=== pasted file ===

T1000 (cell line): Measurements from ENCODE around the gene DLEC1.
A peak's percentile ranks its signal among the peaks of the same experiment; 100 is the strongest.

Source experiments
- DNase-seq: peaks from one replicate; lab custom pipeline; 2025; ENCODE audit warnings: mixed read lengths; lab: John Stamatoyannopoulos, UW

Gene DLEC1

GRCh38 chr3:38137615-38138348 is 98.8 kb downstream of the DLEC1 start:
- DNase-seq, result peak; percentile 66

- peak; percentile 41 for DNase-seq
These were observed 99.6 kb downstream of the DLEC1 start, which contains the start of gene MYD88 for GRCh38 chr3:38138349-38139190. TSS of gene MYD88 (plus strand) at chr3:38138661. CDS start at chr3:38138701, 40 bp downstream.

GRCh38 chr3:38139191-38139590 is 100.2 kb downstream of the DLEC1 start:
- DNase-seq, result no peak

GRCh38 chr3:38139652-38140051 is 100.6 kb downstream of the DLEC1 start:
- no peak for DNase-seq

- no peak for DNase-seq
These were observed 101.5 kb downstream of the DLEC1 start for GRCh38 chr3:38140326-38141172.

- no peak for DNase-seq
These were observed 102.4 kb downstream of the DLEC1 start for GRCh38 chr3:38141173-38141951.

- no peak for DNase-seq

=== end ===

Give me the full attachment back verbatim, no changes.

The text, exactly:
T1000 (cell line): Measurements from ENCODE around the gene DLEC1.
A peak's percentile ranks its signal among the peaks of the same experiment; 100 is the strongest.

Source experiments
- DNase-seq: peaks from one replicate; lab custom pipeline; 2025; ENCODE audit warnings: mixed read lengths; lab: John Stamatoyannopoulos, UW

Gene DLEC1

GRCh38 chr3:38137615-38138348 is 98.8 kb downstream of the DLEC1 start:
- DNase-seq, result peak; percentile 66

- peak; percentile 41 for DNase-seq
These were observed 99.6 kb downstream of the DLEC1 start, which contains the start of gene MYD88 for GRCh38 chr3:38138349-38139190. TSS of gene MYD88 (plus strand) at chr3:38138661. CDS start at chr3:38138701, 40 bp downstream.

GRCh38 chr3:38139191-38139590 is 100.2 kb downstream of the DLEC1 start:
- DNase-seq, result no peak

GRCh38 chr3:38139652-38140051 is 100.6 kb downstream of the DLEC1 start:
- no peak for DNase-seq

- no peak for DNase-seq
These were observed 101.5 kb downstream of the DLEC1 start for GRCh38 chr3:38140326-38141172.

- no peak for DNase-seq
These were observed 102.4 kb downstream of the DLEC1 start for GRCh38 chr3:38141173-38141951.

- no peak for DNase-seq